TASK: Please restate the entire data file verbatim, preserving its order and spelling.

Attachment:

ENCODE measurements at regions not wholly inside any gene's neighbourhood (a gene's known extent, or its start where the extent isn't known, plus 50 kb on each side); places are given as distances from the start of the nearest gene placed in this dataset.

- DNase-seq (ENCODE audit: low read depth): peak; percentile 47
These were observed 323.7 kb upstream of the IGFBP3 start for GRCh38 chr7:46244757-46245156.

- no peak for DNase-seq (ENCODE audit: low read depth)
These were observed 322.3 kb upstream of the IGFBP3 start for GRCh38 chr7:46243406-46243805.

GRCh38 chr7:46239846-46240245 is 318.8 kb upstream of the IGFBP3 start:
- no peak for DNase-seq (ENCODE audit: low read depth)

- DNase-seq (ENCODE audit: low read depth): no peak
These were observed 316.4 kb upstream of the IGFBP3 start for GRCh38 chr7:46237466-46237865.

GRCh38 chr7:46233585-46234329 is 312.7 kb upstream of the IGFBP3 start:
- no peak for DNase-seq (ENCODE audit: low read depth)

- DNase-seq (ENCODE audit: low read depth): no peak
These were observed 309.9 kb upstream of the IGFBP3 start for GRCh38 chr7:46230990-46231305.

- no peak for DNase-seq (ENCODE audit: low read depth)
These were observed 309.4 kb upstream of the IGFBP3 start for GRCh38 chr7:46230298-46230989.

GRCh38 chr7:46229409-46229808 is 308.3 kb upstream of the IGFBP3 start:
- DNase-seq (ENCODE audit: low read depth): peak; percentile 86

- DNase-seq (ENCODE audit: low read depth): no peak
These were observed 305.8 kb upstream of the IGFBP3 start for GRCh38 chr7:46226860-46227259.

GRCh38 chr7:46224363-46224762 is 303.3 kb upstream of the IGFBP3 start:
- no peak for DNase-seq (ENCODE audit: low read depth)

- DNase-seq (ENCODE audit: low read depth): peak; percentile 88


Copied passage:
ENCODE measurements at regions not wholly inside any gene's neighbourhood (a gene's known extent, or its start where the extent isn't known, plus 50 kb on each side); places are given as distances from the start of the nearest gene placed in this dataset.

- DNase-seq (ENCODE audit: low read depth): peak; percentile 47
These were observed 323.7 kb upstream of the IGFBP3 start for GRCh38 chr7:46244757-46245156.

- no peak for DNase-seq (ENCODE audit: low read depth)
These were observed 322.3 kb upstream of the IGFBP3 start for GRCh38 chr7:46243406-46243805.

GRCh38 chr7:46239846-46240245 is 318.8 kb upstream of the IGFBP3 start:
- no peak for DNase-seq (ENCODE audit: low read depth)

- DNase-seq (ENCODE audit: low read depth): no peak
These were observed 316.4 kb upstream of the IGFBP3 start for GRCh38 chr7:46237466-46237865.

GRCh38 chr7:46233585-46234329 is 312.7 kb upstream of the IGFBP3 start:
- no peak for DNase-seq (ENCODE audit: low read depth)

- DNase-seq (ENCODE audit: low read depth): no peak
These were observed 309.9 kb upstream of the IGFBP3 start for GRCh38 chr7:46230990-46231305.

- no peak for DNase-seq (ENCODE audit: low read depth)
These were observed 309.4 kb upstream of the IGFBP3 start for GRCh38 chr7:46230298-46230989.

GRCh38 chr7:46229409-46229808 is 308.3 kb upstream of the IGFBP3 start:
- DNase-seq (ENCODE audit: low read depth): peak; percentile 86

- DNase-seq (ENCODE audit: low read depth): no peak
These were observed 305.8 kb upstream of the IGFBP3 start for GRCh38 chr7:46226860-46227259.

GRCh38 chr7:46224363-46224762 is 303.3 kb upstream of the IGFBP3 start:
- no peak for DNase-seq (ENCODE audit: low read depth)

- DNase-seq (ENCODE audit: low read depth): peak; percentile 88